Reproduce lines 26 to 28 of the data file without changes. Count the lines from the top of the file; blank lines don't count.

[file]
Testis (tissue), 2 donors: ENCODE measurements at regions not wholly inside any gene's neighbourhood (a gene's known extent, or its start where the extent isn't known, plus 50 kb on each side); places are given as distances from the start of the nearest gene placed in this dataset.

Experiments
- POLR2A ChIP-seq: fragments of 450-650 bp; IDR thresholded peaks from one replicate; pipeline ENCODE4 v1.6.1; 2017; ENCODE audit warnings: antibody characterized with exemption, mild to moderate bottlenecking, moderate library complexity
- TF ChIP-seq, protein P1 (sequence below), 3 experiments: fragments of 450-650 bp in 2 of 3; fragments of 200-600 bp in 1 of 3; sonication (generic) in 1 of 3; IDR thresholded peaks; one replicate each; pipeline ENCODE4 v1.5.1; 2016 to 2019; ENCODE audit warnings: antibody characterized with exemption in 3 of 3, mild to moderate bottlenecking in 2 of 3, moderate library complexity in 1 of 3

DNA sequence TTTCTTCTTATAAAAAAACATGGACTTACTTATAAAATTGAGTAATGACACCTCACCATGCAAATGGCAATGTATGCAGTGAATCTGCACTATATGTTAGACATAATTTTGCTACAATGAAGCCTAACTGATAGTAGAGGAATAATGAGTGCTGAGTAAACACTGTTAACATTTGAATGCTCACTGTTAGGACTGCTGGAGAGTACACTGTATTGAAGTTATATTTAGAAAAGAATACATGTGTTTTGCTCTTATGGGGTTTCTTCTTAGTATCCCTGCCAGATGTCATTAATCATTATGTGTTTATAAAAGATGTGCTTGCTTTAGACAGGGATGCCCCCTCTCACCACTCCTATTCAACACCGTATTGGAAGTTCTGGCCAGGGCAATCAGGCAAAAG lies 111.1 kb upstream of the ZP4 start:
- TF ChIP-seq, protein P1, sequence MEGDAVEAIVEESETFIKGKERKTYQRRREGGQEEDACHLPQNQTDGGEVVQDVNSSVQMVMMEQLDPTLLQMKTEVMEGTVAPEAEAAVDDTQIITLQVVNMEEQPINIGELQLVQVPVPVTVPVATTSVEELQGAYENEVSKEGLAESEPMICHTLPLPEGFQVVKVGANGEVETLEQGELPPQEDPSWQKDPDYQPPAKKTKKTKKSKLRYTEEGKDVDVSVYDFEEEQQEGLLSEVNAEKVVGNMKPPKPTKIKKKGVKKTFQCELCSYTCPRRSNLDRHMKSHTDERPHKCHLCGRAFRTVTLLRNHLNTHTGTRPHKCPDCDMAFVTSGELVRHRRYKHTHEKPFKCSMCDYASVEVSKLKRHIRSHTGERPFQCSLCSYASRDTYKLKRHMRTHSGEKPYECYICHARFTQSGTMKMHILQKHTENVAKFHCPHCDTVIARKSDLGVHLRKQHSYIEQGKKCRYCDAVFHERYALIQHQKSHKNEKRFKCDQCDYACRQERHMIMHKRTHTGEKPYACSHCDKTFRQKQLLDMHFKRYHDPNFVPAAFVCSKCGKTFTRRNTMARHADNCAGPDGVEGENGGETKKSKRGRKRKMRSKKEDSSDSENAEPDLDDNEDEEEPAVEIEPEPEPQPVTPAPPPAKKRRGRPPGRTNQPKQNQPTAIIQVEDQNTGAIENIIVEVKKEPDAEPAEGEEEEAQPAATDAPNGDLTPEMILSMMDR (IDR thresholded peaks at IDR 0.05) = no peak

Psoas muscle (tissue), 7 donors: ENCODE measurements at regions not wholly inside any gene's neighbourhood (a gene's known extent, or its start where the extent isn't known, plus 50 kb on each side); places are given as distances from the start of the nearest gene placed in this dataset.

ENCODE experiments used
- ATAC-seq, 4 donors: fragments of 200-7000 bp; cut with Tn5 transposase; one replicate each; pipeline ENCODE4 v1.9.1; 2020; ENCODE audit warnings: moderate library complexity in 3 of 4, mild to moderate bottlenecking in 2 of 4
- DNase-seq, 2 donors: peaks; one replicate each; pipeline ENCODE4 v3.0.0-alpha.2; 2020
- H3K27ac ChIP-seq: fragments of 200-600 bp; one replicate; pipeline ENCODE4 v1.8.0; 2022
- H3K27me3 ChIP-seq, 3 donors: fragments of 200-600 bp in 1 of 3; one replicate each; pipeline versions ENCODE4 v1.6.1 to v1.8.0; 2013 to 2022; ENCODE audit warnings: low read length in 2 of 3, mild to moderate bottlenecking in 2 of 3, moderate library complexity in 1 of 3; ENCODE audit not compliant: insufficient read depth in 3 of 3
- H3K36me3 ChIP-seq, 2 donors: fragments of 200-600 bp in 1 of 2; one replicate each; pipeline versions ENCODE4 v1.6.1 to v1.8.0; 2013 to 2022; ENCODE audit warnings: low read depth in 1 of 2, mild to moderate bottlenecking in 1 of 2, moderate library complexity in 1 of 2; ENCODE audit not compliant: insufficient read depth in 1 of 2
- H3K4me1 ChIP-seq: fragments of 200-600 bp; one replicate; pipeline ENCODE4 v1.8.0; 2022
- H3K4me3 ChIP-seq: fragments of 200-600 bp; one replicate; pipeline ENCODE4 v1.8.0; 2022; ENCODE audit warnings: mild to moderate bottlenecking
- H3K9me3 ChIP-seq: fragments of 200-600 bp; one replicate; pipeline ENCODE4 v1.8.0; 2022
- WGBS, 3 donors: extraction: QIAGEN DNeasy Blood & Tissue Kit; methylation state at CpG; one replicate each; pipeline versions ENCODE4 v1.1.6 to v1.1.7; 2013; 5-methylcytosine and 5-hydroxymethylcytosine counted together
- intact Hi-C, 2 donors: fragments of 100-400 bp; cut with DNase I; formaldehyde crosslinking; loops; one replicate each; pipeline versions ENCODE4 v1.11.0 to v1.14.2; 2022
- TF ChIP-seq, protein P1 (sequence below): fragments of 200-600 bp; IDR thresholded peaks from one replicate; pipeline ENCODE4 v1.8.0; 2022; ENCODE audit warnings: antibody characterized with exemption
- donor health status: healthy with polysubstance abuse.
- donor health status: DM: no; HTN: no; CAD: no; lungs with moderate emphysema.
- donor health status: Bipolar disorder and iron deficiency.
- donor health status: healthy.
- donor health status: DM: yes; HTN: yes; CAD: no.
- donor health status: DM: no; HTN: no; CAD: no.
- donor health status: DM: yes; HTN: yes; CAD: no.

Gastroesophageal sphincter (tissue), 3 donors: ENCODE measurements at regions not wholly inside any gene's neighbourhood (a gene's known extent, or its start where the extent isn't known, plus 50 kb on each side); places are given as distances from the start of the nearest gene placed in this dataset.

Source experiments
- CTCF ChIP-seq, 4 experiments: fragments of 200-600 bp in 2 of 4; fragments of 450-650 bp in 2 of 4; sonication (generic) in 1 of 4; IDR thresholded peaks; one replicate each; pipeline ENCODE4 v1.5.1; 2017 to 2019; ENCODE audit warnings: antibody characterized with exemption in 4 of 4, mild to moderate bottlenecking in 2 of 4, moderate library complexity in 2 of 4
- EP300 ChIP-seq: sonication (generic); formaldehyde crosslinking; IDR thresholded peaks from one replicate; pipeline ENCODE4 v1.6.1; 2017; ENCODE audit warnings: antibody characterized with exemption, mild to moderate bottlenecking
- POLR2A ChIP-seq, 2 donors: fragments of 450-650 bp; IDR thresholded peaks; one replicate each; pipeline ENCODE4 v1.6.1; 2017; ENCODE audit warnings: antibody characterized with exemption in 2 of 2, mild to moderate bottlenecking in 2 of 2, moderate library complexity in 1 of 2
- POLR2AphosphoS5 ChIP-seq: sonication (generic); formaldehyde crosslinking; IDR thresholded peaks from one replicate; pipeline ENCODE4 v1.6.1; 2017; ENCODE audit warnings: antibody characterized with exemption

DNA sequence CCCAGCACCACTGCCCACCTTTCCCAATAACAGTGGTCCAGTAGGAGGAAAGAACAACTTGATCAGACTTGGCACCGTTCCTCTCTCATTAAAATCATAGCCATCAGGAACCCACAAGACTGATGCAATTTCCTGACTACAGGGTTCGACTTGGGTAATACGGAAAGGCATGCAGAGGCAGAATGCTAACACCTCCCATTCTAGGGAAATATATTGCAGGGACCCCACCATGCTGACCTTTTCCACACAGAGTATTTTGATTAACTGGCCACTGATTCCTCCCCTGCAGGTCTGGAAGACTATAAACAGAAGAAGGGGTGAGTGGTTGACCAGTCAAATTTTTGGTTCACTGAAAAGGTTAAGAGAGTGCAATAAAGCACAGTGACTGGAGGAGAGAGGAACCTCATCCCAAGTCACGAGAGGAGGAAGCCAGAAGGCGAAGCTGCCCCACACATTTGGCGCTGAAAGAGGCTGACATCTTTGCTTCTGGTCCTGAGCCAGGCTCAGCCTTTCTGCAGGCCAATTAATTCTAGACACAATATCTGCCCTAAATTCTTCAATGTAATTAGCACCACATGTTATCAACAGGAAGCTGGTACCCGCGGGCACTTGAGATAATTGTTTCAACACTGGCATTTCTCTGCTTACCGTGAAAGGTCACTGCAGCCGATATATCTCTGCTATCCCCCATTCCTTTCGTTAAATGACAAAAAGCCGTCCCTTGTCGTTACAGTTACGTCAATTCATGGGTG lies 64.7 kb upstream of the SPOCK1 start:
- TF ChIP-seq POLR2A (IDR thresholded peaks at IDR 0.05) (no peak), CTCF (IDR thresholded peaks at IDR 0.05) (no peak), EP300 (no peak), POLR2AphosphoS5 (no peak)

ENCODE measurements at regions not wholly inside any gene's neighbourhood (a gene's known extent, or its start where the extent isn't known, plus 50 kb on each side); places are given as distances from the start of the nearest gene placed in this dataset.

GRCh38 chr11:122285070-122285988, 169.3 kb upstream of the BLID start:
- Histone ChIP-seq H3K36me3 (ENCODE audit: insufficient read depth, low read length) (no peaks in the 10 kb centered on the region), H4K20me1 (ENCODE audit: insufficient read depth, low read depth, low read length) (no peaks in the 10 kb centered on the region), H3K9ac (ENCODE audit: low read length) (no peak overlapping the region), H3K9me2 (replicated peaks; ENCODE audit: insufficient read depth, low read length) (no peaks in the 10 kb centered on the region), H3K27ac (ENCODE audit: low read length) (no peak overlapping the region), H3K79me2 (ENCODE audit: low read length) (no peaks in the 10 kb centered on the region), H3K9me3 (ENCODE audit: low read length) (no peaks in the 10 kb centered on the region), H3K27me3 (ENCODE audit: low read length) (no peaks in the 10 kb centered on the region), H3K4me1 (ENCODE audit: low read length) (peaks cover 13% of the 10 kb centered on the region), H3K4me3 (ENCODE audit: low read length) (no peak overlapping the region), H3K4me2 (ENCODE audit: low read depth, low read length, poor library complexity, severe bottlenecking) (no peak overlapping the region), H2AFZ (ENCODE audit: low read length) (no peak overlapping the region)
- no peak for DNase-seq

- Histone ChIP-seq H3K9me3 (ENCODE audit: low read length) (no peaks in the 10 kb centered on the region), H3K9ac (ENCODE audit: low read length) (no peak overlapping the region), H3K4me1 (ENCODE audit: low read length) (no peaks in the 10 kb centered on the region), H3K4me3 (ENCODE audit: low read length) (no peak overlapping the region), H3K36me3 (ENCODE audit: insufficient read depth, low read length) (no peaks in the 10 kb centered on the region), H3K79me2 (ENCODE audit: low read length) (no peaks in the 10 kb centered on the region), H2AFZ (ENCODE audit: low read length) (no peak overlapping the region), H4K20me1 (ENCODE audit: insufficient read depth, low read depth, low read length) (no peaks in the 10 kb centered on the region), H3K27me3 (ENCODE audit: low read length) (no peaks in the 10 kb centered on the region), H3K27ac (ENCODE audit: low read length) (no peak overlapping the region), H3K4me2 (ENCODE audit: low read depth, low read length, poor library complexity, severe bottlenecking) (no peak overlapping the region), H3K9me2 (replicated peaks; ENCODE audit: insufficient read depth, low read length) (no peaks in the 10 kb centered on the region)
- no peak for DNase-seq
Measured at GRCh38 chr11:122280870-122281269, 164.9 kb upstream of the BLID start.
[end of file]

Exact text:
- donor health status: DM: yes; HTN: yes; CAD: no.

Gastroesophageal sphincter (tissue), 3 donors: ENCODE measurements at regions not wholly inside any gene's neighbourhood (a gene's known extent, or its start where the extent isn't known, plus 50 kb on each side); places are given as distances from the start of the nearest gene placed in this dataset.

Source experiments